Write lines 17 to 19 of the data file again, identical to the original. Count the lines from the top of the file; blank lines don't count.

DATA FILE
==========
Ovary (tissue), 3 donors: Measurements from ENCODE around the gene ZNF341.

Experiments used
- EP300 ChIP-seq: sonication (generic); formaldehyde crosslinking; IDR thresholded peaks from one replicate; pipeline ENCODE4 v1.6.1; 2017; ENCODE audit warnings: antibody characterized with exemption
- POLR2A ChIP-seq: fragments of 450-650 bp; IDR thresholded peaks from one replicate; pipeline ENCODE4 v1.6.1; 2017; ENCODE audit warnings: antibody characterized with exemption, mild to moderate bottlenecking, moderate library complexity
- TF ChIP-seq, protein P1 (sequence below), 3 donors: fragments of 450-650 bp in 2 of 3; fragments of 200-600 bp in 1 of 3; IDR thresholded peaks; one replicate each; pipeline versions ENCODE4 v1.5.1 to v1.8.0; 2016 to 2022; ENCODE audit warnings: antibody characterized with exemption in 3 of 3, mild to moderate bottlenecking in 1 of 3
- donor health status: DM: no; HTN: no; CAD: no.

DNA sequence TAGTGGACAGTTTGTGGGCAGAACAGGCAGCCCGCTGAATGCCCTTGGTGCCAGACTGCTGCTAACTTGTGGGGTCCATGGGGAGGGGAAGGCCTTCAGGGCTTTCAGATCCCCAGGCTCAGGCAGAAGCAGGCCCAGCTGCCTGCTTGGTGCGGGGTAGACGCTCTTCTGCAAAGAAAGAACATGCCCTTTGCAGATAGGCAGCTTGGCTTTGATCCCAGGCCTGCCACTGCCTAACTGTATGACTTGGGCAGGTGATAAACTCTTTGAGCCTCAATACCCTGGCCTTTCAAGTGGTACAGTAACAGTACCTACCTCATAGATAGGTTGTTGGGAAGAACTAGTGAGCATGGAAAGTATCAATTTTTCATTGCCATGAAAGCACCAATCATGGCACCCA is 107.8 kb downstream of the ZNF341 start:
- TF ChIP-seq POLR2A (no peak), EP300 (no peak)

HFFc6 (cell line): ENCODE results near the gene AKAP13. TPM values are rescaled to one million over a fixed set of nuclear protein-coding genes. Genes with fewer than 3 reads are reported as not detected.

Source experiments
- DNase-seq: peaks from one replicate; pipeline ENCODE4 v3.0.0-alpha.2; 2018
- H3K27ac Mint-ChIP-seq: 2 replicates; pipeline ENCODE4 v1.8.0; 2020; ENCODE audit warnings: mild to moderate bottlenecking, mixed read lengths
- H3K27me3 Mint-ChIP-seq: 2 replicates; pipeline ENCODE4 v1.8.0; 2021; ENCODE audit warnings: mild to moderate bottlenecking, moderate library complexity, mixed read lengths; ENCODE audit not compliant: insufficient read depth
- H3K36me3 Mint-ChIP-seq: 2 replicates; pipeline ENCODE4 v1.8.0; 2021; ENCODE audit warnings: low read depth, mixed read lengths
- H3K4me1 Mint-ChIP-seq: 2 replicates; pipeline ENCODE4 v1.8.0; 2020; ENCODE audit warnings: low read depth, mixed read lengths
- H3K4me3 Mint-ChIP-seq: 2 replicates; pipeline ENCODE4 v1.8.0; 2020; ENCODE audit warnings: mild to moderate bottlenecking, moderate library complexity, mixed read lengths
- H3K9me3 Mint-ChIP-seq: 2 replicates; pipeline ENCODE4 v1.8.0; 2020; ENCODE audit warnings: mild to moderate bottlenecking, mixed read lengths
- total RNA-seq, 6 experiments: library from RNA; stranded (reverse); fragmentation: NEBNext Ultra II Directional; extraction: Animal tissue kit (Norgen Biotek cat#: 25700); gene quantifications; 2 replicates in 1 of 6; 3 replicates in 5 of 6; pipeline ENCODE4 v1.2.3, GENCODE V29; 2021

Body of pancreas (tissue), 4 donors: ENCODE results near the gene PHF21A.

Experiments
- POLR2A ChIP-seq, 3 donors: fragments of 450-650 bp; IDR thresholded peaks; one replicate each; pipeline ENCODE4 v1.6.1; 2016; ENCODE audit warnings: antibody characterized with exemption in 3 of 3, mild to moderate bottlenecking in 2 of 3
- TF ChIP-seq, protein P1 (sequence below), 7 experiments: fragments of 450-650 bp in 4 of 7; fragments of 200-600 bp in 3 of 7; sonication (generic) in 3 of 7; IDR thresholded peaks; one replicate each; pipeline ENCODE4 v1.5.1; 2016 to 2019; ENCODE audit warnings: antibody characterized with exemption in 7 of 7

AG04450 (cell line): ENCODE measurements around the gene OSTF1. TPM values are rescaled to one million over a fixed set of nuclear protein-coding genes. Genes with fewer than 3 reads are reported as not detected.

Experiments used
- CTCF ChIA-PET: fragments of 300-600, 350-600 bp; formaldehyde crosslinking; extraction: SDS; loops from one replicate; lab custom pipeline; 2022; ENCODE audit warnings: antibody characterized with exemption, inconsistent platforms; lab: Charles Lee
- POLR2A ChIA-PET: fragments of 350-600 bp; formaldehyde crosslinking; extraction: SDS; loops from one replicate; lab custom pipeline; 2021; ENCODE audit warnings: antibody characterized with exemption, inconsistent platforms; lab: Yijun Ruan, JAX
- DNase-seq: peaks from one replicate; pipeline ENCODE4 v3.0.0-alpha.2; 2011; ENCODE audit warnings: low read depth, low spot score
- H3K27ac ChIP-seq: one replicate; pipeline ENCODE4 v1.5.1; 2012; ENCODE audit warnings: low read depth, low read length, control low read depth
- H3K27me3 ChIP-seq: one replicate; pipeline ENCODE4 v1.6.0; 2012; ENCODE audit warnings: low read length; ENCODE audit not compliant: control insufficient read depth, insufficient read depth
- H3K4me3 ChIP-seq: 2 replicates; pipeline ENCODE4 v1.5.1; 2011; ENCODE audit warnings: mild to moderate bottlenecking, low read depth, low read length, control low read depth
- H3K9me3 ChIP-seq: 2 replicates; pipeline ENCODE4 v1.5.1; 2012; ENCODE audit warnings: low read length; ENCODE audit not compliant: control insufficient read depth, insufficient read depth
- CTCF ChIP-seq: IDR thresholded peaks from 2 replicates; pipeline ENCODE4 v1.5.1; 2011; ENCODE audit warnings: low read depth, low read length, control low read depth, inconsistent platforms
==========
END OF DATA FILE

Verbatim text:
- H3K9me3 Mint-ChIP-seq: 2 replicates; pipeline ENCODE4 v1.8.0; 2020; ENCODE audit warnings: mild to moderate bottlenecking, mixed read lengths
- total RNA-seq, 6 experiments: library from RNA; stranded (reverse); fragmentation: NEBNext Ultra II Directional; extraction: Animal tissue kit (Norgen Biotek cat#: 25700); gene quantifications; 2 replicates in 1 of 6; 3 replicates in 5 of 6; pipeline ENCODE4 v1.2.3, GENCODE V29; 2021

Body of pancreas (tissue), 4 donors: ENCODE results near the gene PHF21A.